Statter posted several videos on Twitter after he watched the scene unfold. He said it was about 15 minutes before Arlington police arrived, followed shortly by Arlington emergency rescue personnel.
“I could see them take one person away in an ambulance,” Statter said. “Then I saw them take somebody else away, a third person, who seemed to come from inside or under cover in the Metro station.”
The Pentagon police tweeted shortly after 11 a.m. that the Pentagon had been locked down. The police tweeted about 12:15 p.m. that the facility had been reopened after the incident ended.
Pentagon police set up a perimeter at North Side Connector Road and Boundary Channel Drive near the Pentagon as TV cameras and photographers filmed police cars zooming into the Pentagon campus.
Two young women on their way out of the complex in the Pentagon south parking lot Tuesday afternoon said they had been told to shelter in place for several hours. The women, who spoke on the condition of anonymity because they are Pentagon employees, said they arrived inside the building about 10 a.m.
FBI officials also said little about the investigation.
“At this time, it would be premature to speculate on motive, and in order to protect the integrity of the investigation we cannot provide additional details at this time,” the bureau said in a statement. “There is no ongoing threat to the public.”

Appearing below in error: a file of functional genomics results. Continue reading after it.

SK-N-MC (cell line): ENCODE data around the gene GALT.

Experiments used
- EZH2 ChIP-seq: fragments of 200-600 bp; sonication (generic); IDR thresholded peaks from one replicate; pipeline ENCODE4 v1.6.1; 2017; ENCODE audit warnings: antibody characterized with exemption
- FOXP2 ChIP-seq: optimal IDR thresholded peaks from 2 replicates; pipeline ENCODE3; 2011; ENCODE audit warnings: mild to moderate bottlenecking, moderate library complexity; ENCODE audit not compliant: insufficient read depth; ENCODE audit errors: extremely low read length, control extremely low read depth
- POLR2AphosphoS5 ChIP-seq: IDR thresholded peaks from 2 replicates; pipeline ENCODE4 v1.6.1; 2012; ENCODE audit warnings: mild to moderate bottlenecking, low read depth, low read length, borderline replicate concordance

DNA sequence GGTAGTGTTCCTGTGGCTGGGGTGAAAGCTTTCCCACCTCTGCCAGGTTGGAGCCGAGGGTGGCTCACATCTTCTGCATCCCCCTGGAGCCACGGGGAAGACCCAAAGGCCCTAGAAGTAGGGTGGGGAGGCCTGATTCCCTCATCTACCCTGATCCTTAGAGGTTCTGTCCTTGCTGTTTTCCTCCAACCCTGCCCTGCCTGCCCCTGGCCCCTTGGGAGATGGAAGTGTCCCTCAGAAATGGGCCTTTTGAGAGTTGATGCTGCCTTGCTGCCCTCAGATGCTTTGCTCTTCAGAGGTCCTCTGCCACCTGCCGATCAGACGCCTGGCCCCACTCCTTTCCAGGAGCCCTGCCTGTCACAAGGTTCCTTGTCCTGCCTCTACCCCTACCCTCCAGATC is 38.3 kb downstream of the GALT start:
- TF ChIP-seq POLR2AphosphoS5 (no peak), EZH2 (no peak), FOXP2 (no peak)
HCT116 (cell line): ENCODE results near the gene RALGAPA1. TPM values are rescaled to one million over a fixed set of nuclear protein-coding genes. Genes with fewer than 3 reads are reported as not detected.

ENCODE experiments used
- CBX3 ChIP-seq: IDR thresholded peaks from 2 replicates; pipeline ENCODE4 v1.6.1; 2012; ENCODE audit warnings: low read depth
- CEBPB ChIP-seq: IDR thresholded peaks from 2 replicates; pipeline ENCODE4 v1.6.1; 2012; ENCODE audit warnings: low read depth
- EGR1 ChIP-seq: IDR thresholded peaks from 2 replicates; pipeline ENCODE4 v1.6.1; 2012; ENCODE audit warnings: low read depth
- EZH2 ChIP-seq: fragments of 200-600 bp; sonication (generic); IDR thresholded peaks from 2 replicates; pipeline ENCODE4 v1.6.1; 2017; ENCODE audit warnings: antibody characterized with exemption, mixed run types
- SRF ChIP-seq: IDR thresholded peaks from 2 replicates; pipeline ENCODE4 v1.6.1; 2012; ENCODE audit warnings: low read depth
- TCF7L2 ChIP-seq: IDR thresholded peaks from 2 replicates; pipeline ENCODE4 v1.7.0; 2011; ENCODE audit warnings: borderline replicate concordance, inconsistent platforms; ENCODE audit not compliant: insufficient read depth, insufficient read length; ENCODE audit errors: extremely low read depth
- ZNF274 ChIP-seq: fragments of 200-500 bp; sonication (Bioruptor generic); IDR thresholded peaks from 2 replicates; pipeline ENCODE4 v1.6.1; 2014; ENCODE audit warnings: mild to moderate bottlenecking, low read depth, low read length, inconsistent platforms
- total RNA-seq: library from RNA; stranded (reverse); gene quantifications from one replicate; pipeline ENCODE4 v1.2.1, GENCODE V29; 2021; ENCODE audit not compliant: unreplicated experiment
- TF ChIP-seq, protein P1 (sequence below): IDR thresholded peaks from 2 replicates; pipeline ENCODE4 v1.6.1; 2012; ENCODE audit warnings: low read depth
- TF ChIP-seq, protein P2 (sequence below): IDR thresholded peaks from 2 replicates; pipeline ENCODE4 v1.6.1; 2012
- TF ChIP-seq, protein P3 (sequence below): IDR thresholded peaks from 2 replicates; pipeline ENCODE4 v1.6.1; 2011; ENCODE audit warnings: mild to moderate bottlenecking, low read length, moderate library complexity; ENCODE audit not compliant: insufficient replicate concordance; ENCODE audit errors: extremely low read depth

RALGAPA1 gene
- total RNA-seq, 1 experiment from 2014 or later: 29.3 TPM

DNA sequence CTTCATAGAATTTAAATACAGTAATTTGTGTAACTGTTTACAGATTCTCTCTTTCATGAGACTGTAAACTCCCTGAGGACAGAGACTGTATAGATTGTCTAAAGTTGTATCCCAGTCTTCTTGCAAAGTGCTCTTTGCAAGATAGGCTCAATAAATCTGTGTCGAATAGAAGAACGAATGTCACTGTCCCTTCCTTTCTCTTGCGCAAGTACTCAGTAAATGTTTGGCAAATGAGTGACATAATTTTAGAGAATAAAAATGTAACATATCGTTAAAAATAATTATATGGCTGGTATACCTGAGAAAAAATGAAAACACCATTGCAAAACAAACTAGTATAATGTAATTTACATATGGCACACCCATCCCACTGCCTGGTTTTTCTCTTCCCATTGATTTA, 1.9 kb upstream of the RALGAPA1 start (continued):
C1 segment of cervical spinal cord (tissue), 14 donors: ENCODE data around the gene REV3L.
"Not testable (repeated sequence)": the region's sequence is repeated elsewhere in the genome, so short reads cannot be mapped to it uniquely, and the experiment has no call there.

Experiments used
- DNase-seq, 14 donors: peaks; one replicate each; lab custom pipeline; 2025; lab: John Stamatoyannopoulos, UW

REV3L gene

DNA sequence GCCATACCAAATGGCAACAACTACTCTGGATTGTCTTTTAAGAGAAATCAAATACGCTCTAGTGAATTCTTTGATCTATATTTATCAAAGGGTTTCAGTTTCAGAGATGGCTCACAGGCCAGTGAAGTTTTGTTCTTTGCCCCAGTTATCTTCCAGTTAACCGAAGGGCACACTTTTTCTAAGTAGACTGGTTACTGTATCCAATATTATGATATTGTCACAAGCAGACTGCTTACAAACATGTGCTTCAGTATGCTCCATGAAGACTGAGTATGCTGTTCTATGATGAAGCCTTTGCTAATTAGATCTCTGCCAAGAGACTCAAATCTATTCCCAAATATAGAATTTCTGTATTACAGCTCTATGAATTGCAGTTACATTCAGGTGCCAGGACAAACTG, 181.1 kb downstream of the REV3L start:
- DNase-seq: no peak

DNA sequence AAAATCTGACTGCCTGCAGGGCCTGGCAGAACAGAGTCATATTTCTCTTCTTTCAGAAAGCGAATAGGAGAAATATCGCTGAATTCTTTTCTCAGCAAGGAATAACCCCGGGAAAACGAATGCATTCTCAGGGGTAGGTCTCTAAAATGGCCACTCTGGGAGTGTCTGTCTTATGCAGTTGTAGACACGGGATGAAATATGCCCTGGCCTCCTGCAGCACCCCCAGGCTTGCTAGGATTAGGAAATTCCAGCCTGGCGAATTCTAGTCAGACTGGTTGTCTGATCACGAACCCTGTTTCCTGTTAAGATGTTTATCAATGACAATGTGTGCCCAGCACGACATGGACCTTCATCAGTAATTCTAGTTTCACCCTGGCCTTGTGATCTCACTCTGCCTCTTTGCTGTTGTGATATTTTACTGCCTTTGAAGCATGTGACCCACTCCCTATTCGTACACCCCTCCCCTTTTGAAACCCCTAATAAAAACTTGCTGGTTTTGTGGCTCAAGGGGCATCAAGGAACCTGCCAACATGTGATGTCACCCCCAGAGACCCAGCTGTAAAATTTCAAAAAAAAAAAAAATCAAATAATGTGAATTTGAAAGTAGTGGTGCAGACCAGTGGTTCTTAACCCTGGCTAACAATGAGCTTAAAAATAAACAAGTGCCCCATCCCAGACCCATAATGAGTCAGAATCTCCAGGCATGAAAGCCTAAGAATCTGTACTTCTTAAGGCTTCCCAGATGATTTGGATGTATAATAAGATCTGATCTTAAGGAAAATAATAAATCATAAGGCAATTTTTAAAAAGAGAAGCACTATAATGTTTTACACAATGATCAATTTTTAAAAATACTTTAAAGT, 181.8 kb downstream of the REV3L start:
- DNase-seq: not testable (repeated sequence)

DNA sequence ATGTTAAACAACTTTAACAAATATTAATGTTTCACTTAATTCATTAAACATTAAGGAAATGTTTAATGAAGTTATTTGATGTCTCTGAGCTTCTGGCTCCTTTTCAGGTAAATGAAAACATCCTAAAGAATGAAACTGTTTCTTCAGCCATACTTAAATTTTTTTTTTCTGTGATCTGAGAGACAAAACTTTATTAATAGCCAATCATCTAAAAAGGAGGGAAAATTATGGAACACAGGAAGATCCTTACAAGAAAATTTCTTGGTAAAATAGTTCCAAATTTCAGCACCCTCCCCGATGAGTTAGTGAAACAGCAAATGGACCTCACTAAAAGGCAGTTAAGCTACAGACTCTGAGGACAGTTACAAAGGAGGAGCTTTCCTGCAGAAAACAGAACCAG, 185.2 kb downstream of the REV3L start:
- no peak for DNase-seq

The violence happened at the Pentagon Transit Center, which is on the east side of the Pentagon, and is the largest transit hub in Northern Virginia, according to the Defense Department. With a rail station and numerous bus routes passing through the hub, it is a key stop in the Washington region for commuters headed to and from the Virginia suburbs. The transit center has 13 bus bays on the upper level and 11 on the lower level, serving various regional bus lines.
The Pentagon Metrorail station is the anchor of the transit center and one of the busiest stations in Northern Virginia, serving the transit agency’s Yellow and Blue lines, and the incident disrupted service through Tuesday night.
Metro said rail service to the Pentagon station would be suspended Wednesday. Yellow and Blue Line trains will continue to bypass the station all day, and Metro buses normally scheduled to run to and from the Pentagon Transit Center will operate from outside the Pentagon City Metro station at South Hayes and 12th streets.
Metro said it sent workers to the station to help guide customers and help with travel plans and connections.
The chief executive of the Washington Metrorail Safety Commission said in a statement that his agency was looking at the incident.
“Our team is monitoring the reported shooting earlier today outside the Pentagon Metro Station,” David L. Mayer said. “Although this initially appears to be primarily a security event, the [safety commission] is prepared to evaluate any aspects of the event relating to operational safety and emergency preparedness.”
Teo Armus, Emily Davies, Meagan Flynn, Dana Hedgpeth, Dan Lamothe, Dan Rosenzweig-Ziff and Clarence Williams contributed to this report.